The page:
Can You Freeze Flaxseed?
You can freeze flaxseed, but it’s not necessary.
Flaxseed is a very shelf-stable food, so freezing it won’t extend its shelf life by much.
The main reason to freeze flaxseed is to prevent it from going bad.
Flaxseed has a high fat content, and fat is susceptible to oxidation.
Oxidation causes the fats in flaxseed to go rancid, and rancid fats can cause digestive problems.
Freezing flaxseed will prevent the fats from oxidizing and going rancid.
To freeze flaxseed, simply place it in an airtight container and store it in the freezer.
It’s best to use frozen flaxseed within six months.
How Can You Tell If Flaxseed Has Gone Bad?
Flaxseed is a type of seed that comes from the flax plant.
These seeds are rich in fiber and omega-3 fatty acids, which makes them a popular food choice for those looking to improve their health.
However, like all foods, flaxseed can go bad if it is not stored properly.
Here are a few signs to look for that indicate your flaxseed has gone bad:
The first sign that your flaxseed has gone bad is the color.
Flaxseed should be a light brown color.
If the seeds are darker than this, it is an indication that they have gone bad.
Another sign to look for is mold.
If you see any mold on the flaxseed, it is best to thrown it out as this can cause illness if consumed.
Another way to tell if flaxseed has gone bad is by the smell.
Fresh flaxseed will have a slight nutty smell.
If the seeds smell rancid or off, it is an indication that they have gone bad and should not be eaten.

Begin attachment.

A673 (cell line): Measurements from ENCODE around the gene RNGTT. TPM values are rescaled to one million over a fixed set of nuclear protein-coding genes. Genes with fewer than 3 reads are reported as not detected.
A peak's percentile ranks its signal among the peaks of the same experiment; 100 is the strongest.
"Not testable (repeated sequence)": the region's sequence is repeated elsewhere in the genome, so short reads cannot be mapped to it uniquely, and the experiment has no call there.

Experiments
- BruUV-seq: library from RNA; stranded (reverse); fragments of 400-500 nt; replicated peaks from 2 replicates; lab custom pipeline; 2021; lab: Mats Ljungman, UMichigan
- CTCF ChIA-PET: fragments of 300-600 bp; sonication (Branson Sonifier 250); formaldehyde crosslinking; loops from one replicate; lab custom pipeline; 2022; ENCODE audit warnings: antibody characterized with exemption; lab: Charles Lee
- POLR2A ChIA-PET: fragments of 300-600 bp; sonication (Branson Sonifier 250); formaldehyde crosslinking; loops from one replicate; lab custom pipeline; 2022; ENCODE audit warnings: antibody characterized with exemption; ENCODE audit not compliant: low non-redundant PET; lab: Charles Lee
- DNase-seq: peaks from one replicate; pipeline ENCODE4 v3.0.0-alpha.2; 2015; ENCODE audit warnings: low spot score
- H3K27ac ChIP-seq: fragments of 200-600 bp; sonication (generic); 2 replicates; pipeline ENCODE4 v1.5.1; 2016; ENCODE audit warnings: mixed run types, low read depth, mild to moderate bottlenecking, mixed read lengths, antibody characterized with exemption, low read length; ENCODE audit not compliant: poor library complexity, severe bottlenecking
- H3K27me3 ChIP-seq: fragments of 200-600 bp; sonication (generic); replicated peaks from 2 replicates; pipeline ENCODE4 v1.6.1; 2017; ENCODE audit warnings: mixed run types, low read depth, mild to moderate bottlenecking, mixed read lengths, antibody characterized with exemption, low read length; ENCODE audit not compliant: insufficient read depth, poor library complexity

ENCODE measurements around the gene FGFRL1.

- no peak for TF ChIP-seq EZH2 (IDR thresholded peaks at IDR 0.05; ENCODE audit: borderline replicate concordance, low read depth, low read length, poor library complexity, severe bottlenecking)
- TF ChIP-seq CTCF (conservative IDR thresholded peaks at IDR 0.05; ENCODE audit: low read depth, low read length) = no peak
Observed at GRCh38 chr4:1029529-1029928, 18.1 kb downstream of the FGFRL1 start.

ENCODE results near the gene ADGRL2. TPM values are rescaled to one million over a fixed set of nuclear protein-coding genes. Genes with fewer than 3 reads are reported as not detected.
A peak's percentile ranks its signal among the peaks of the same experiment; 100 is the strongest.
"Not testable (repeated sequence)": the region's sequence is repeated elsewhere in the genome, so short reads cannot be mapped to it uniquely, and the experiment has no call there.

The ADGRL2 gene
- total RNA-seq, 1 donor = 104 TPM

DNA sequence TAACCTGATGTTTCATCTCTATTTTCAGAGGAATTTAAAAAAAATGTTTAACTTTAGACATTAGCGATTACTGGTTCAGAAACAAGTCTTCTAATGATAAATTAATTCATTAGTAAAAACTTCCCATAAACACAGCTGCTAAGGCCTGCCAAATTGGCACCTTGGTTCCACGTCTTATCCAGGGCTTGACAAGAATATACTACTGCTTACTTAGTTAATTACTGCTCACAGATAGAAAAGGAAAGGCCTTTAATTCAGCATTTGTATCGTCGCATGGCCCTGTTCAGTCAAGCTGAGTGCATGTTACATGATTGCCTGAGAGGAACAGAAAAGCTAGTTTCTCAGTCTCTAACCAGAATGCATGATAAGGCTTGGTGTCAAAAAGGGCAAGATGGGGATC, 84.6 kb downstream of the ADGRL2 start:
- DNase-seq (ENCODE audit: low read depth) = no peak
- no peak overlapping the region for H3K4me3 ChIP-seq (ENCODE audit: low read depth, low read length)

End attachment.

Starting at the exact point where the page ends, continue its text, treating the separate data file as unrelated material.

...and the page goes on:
Finally, if the seeds are hard or difficult to chew, this is another sign that they have gone bad and should be discarded.
If you notice any of these signs, it is best to throw out the flaxseed as consuming it could make you sick.
When storing flaxseed, be sure to keep it in an airtight container in a cool, dry place.
This will help to extend its shelf life so you can enjoy it for longer.
We’ve answered some common questions about flaxseed and whether or not it goes bad.
Flaxseed is a great source of fiber and omega-3 fatty acids, and can be stored for long periods of time.
However, it’s important to keep an eye on flaxseed for any signs of spoilage, such as mold or a change in color or odor.
If you think your flaxseed has gone bad, it’s best to throw it out to be on the safe side.
Carrie is a food writer and editor with more than 15 years of experience. She has worked for some of the biggest names in the food industry, including Bon Appétit, Food & Wine, and Martha Stewart Living.
As the Editor in Chief of IntroChicago.com, Carrie oversees all of the content on the site. She also manages the team of contributing writers and editors, who help to create delicious recipes, helpful tips, and informative articles that you’ll find on the site.
A native of the Chicago area, Carrie is passionate about all things food. She loves trying new restaurants and experimenting with new recipes in her kitchen. She’s also a graduate of the Culinary Institute of America, so she knows a thing or two about food!